Topical Vitamin A Versus Vehicle Cream in the Treatment of Aged Skin

This study has been completed.
Sponsor:
Information provided by:
University of Michigan
ClinicalTrials.gov Identifier:
NCT00272610
First received: January 3, 2006
Last updated: September 12, 2006
Last verified: September 2006
  Purpose

The objectives of this study are to evaluate the safety and efficacy of 0.5% retinol (Vitamin A) versus it's vehicle cream in the treatment and prevention of skin aging and Bateman's Purpura (bruising).


Condition Intervention Phase
Skin Aging
Purpura
Drug: 0.4% Retinol Cream
Phase 2

Study Type: Interventional
Study Design: Allocation: Randomized
Endpoint Classification: Safety/Efficacy Study
Intervention Model: Single Group Assignment
Masking: Double-Blind
Primary Purpose: Prevention
Official Title: Topical Vitamin A (All-Trans Retinol) Versus Vehicle Cream in the Treatment of Aged Skin

Resource links provided by NLM:


Further study details as provided by University of Michigan:

Primary Outcome Measures:
  • Surface Roughness
  • Fine wrinkles
  • Hyperpigmentation
  • Purpura

Secondary Outcome Measures:
  • Collagen content of skin biopsies
  • Glycosaminoglycan expression
  • CRABP-II expression

Estimated Enrollment: 50
Study Start Date: September 2000
Estimated Study Completion Date: February 2002
Detailed Description:

Human skin becomes thinner and looses its elasticity with increasing age. These features of intrinsic skin aging are due to reduction in collagen synthesis with a concomitant increase in collagen and elastic fiber breakdown by matrix metalloproteinase (MMPs). In addition to these changes that occur simply from the passage of time, skin that is chronically exposed to the sun undergoes accelerated aging process referred to as photoaging. Here sun causes further alterations in dermal matrix by transiently inducing MMPs with each irradiation. Bateman’s purpura (BP) is a bruised lesion that is commonly seen on the sun-exposed extensor surfaces of forearms and hands in elderly individuals. It is of no medical significance. However, to those afflicted, BP is often a great source of distress for its unsightliness and the obvious sign of aging it represents. The pathophysiology of BP has not been rigorously studied. Its exclusive presence on the sun-exposed surfaces of frequently traumatized areas suggests that photoaging associated loss of supporting structures around cutaneous blood vessels render the vessels easily torn by shearing injuries, thus causing purpura.

Topical use of tretinoin (RA) 0.1% cream has been demonstrated to improve clinical as well as histologic changes associated with photodamaged skin. Improvement in skin wrinkles by RA appears to be related to dermal changes. RA causes accumulation of epidermal and dermal TGF-1, a cytokine known to stimulate the synthesis of collagen I and VII, both of which, by ultrastructural criteria, are increased by RA in photodamaged skin. In fact, induction of dermal collagen formation by topically applied RA has been demonstrated in animal studies, and this has been confirmed in human studies. Therefore, it is postulated that topical treatment of BP prone skin with RA would buttress up cutaneous blood vessels by increasing the supporting collagenous structures around them. Such vessels ought to withstand shearing forces better, which would lead to some protection against the development of BP.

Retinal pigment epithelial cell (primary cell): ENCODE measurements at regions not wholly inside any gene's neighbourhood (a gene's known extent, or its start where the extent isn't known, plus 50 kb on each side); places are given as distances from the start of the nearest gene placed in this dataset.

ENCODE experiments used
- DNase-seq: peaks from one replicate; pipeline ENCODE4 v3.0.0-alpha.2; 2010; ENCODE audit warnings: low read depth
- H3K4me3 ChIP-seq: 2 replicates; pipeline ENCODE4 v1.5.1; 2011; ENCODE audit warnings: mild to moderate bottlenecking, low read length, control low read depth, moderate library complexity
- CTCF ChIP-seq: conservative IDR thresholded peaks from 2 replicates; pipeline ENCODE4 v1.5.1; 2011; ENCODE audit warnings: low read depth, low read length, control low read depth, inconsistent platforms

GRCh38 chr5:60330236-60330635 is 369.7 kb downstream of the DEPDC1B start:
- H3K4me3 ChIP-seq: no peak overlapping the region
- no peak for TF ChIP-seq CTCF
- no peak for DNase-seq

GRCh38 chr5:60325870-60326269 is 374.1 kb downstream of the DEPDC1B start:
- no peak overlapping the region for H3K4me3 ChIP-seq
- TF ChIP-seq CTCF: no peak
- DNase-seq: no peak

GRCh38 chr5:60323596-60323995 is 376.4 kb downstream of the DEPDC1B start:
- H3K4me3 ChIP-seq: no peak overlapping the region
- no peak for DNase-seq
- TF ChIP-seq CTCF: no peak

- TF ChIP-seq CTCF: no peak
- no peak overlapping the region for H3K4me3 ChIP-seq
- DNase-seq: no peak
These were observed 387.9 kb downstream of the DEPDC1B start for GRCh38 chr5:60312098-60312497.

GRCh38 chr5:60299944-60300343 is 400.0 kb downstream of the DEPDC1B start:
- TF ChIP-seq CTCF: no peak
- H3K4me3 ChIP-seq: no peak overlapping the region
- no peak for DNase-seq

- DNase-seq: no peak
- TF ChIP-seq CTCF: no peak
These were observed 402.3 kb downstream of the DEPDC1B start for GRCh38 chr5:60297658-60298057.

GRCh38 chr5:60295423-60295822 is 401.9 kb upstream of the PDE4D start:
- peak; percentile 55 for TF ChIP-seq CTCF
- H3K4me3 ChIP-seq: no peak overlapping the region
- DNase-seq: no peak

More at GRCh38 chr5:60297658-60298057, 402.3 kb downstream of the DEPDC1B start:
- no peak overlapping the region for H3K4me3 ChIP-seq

Retinol is a precursor to RA. When applied to human skin, it mediates all the effects that RA causes, but does so with much less skin irritation. Therefore, it is expected to be better tolerated by elderly skin than RA. In a seven day treatment study of elderly patients, retinol has been shown to induce mRNA levels of procollagen molecules in human skin in vivo. Therefore, it is hypothesized to improve the thin skin of elderly by increasing the synthesis of more collagen in both the photoaged, and hence improve BP, and the intrinsically aged human skin without causing significant irritant skin reaction.

  Eligibility

Ages Eligible for Study:   70 Years and older
Genders Eligible for Study:   Both
Accepts Healthy Volunteers:   No
Criteria

Inclusion Criteria:

  • Male and female
  • 70 years of age or older
  • history of Bateman's purpura on arms
  • Relatively good general health and able to perform daily tasks

Exclusion Criteria:

  • Sensitivity to any formulation ingredients
  • History of Cardiovascular disease with continuing deficits (example: partial paralysis)
  • Participated in any clinical trials within last 30 days
  • Topical steroids or other drugs two weeks prior to study entry (short-term application of topical antimicrobials is allowed)
  • Hormone replacement therapy within last 6 months.
  Contacts and Locations
Please refer to this study by its ClinicalTrials.gov identifier: NCT00272610

Locations
United States, Michigan
University of Michigan
Ann Arbor, Michigan, United States, 48109
Sponsors and Collaborators
University of Michigan
Investigators
Study Chair: John J Voorhees, MD University of Michigan
  More Information

No publications provided by University of Michigan

Additional publications automatically indexed to this study by ClinicalTrials.gov Identifier (NCT Number):
ClinicalTrials.gov Identifier: NCT00272610     History of Changes
Other Study ID Numbers: Derm 443
Study First Received: January 3, 2006
Last Updated: September 12, 2006
Health Authority: United States: Food and Drug Administration

Keywords provided by University of Michigan:
Skin Aging
Bateman's Purpura

Additional relevant MeSH terms:
Purpura
Blood Coagulation Disorders
Hematologic Diseases
Hemorrhage
Pathologic Processes
Skin Manifestations
Signs and Symptoms
Vitamin A
Vitamins
Micronutrients
Growth Substances
Physiological Effects of Drugs
Pharmacologic Actions

ClinicalTrials.gov processed this record on April 17, 2014